Using Private Libraries to Compile and Run Applications
Software libraries distributed with standard operating system releases do not always provide the necessary functionality for building or running applications. This may be due to newer libraries being required by the software for additional capabilities or, at times, an older library is required due to a lack of backwards compatibility.
Often, a new library cannot be installed in the system area (e.g. /usr/lib) because it conflicts with an existing version of that library or it interacts with other system libraries or applications in a detrimental manner. When this occurs, a private library may be required.
A private library is a library that is built using a non-administrative account. It is private because it is installed in the user's own file space instead of a system library directory. This allows anyone to create a custom library and use it without impacting the operating system or other users, or requiring intervention by a system administrator. This document is written to assist in the use of private libraries to compile and run programs requiring them.
Types of private libraries
Libraries are normally used in two ways. The first is statically. This means that the library routines are included in an application's executable code when it is created. It allows the application to run on any machine with which it is compatible without additional files. A down side to using statically linked libraries is that any changes to library routines require relinking (and possibly recompiling) applications that reference them. Static libraries can be recognized by a .a extension.
The second way to use a library is shared. In this case, the library routines are symbolically linked to an application, but reside in separate files, called shared libraries. This allows the libraries to be updated independently of the application. If the routines do not change in their external behavior, the changes are transparent to any code linked to them. The application does not need to be relinked to use the newer library routines since this is done when it is loaded into memory for execution. The library files, however, are required to be installed on any machine on which the application is run, must be in a directory that is readable by the application's user and must be within the user account's library search path. Shared libraries are designated with a .so extension.
Where to install private libraries
Since the system library areas (/usr/lib, /usr/local/lib, etc.) are not writeable by non-administrative accounts, private libraries must be installed in a directory available to the user. A good choice is to create a 'lib' directory within the home directory of an account. This provides a single point to reference the private libraries and can easily be accessed using '$HOME/lib' from any host. If the library is to be used by other accounts, the directory must be readable by any accounts needing to access it. The additional accounts can access the library using '~account_owning_library/lib'. Research groups or classes using private libraries may dedicate a shared space for private libraries if needed.
Compiling packages using private libraries
When compiling (actually linking) packages, the system library directories are normally searched for any required libraries. To add a private library, the path to it must be included in this list of locations. This is done in C and C++ by including the library directory (-L) flag along with the path in which the library exists. This must be repeated for each non-system library directory, which is why putting private libraries in one location is a good idea because then, only one directory path needs to be included. Individual libraries within the directory(s) are designated in the linking phase with the -l flag. This is necessary for using both static and shared libraries. For instructions on the appropriate use of the flags for a specific compiler, the compiler documentation should be consulted.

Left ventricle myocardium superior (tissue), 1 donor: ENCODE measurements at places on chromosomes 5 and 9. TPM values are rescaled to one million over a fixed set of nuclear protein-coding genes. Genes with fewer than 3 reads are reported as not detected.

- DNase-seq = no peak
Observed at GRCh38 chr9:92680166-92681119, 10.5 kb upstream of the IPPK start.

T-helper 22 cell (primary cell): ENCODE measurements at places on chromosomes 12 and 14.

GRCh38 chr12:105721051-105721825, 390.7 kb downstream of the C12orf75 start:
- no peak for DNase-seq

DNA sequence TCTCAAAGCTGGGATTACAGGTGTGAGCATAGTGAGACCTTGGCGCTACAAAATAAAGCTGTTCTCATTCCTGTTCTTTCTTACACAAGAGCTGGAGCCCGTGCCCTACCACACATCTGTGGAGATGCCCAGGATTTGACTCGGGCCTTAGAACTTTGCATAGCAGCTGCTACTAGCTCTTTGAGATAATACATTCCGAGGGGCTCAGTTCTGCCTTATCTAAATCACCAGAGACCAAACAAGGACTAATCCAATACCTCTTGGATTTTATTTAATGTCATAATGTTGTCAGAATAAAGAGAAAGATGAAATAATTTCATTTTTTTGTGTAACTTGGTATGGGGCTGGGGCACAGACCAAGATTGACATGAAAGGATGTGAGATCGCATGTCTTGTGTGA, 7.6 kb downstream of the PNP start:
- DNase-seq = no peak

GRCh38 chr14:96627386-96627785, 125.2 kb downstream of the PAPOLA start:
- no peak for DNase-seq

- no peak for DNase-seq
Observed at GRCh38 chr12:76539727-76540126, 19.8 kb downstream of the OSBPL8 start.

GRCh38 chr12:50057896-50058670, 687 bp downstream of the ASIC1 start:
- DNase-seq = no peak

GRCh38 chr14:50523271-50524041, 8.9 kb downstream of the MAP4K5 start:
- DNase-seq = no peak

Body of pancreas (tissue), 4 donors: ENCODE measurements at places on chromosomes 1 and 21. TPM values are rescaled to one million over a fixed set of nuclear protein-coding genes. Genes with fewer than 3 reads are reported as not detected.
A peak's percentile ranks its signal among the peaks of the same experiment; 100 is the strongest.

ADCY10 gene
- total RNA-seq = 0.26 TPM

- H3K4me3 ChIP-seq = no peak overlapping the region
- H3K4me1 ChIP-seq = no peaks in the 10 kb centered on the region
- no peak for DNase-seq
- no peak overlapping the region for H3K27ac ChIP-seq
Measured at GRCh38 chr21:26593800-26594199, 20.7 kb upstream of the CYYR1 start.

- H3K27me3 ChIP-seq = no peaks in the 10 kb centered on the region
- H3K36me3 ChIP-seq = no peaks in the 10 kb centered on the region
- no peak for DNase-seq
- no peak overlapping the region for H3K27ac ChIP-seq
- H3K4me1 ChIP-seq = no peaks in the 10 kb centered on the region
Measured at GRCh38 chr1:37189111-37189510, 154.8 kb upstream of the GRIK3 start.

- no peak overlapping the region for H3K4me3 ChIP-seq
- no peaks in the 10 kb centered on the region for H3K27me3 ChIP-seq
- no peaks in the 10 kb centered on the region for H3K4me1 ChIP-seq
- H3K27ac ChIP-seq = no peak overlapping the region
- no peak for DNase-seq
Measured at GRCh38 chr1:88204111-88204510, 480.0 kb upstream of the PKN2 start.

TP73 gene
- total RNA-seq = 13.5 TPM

Running applications with private libraries
If the private libraries are statically linked to an application, the application will run with no further preparation since the library code is already incorporated into the executable file. However, if a private library is linked dynamically, the library's directory must be included in the library search path so that the application can locate it.
The search path for run time libraries contains, by default, the following system directories:
/lib /usr/lib /usr/local/lib
To use a private shared library, the directory containing the library must be added to this list. An easy way to do this is to set the environment variable LD_LIBRARY_PATH. The following will set the path for an individual invocation of an application:
This will prepend the directory path_to_library to any existing search path and then load and execute the application.
To modify LD_LIBRARY_PATH for all applications, it can be set within an account's startup scripts. This will cause all applications, including those already on the system, to use the new search path. The instructions on setting this variable are specific to the shell used by the account. This method should only be used if there is no conflict with operating system library names since it may affect the performance of other programs using those libraries.
Last modified: 2010/09/16 14:59:42.081000 GMT-4 by
Created: 2010/08/16 13:39:16.575000 GMT-4 by joseph.n.howell.1.
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